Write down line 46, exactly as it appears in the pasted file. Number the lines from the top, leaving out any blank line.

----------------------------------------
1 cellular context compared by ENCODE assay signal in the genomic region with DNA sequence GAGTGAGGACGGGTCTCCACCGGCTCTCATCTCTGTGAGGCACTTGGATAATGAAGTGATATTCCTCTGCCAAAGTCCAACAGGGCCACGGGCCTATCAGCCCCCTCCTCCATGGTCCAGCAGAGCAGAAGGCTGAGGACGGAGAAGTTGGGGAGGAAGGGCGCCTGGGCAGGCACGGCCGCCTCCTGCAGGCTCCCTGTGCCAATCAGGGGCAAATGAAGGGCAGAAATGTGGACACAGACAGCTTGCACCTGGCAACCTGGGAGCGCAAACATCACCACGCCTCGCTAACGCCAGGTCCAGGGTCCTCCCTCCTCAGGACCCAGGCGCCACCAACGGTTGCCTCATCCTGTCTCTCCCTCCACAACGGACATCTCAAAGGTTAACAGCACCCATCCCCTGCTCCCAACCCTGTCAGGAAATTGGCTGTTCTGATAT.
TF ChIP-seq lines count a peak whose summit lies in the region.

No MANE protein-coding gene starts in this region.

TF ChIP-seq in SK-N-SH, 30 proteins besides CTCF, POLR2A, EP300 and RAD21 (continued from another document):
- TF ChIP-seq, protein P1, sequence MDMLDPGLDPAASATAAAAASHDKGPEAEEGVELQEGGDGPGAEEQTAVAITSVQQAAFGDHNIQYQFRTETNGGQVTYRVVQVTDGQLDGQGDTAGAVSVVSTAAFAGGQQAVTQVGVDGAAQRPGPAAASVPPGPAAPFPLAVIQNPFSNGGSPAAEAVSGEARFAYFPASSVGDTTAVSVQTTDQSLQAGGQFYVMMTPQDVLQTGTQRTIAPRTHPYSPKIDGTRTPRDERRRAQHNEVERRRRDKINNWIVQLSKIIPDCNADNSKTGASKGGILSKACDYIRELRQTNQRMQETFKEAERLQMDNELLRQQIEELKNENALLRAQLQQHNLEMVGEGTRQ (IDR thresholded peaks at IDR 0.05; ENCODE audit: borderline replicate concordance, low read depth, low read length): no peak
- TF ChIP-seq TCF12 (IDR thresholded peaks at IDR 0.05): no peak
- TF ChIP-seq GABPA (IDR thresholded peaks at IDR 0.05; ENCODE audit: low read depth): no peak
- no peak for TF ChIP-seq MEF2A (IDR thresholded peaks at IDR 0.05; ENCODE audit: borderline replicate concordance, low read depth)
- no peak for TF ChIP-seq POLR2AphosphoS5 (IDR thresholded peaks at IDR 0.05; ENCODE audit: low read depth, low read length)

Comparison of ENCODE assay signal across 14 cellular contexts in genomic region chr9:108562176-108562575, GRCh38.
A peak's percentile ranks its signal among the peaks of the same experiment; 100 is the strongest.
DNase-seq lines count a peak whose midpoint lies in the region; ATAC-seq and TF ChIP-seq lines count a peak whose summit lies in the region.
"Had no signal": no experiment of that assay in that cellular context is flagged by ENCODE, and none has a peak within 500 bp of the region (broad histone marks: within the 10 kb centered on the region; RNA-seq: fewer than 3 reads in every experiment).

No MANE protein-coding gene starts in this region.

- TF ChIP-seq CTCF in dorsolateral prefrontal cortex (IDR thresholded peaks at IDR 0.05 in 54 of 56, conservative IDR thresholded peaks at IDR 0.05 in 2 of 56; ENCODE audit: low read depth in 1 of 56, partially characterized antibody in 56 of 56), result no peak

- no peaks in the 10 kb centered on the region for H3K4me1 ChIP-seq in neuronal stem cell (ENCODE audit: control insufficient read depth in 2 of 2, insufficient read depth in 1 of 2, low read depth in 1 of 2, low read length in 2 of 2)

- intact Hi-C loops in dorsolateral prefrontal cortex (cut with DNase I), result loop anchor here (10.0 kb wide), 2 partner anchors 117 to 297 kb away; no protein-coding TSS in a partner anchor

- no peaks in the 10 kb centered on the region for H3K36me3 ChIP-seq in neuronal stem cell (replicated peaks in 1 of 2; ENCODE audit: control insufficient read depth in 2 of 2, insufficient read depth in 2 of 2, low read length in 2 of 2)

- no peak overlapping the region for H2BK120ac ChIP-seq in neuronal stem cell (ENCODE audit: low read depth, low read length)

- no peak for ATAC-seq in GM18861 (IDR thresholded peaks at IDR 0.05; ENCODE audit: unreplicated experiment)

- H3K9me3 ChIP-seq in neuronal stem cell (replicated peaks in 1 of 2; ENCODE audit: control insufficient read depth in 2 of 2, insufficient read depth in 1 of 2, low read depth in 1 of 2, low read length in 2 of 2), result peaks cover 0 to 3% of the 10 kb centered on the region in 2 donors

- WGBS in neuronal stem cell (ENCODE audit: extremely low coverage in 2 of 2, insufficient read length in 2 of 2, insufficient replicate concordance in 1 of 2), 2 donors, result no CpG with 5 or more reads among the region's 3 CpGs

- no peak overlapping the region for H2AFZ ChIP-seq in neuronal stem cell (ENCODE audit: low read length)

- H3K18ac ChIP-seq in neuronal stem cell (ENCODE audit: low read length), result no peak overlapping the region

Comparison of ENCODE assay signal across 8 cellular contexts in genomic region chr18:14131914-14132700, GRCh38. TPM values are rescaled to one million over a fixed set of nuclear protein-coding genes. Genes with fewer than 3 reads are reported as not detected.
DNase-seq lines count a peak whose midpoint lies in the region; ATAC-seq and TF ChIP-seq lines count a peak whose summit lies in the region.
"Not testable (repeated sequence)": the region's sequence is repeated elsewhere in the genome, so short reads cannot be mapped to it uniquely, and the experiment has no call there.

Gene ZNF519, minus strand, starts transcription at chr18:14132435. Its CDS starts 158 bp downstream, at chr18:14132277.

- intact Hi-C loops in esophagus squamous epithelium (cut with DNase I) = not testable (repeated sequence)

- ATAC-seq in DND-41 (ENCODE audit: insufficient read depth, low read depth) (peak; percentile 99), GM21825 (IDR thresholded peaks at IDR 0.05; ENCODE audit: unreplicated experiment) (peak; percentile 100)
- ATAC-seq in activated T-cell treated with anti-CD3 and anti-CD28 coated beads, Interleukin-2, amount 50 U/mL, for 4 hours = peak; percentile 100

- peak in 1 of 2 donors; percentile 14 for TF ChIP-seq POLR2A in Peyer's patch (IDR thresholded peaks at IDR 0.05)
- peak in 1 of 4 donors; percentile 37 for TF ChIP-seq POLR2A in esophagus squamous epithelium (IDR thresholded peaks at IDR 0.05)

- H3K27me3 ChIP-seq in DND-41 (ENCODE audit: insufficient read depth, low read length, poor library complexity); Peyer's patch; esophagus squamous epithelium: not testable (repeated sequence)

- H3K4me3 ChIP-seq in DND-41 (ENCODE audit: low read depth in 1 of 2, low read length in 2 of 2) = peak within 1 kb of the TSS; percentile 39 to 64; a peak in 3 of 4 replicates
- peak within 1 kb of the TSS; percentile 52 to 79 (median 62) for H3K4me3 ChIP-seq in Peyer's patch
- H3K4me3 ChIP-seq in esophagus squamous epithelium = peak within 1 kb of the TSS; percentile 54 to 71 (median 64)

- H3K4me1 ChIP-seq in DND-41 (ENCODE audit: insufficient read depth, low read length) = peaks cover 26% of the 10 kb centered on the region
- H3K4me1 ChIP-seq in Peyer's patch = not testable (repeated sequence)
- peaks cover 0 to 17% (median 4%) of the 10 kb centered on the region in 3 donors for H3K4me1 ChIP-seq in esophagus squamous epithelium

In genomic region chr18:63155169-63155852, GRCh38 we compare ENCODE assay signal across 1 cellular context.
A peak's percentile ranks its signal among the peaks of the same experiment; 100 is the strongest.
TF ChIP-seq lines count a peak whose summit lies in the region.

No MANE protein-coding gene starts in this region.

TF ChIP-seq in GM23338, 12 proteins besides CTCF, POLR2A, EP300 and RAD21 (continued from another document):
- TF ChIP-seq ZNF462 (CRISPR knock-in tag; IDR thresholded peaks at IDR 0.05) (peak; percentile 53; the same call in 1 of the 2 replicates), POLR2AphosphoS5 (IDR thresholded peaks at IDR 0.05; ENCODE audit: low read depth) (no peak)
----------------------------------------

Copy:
- TF ChIP-seq ZNF462 (CRISPR knock-in tag; IDR thresholded peaks at IDR 0.05) (peak; percentile 53; the same call in 1 of the 2 replicates), POLR2AphosphoS5 (IDR thresholded peaks at IDR 0.05; ENCODE audit: low read depth) (no peak)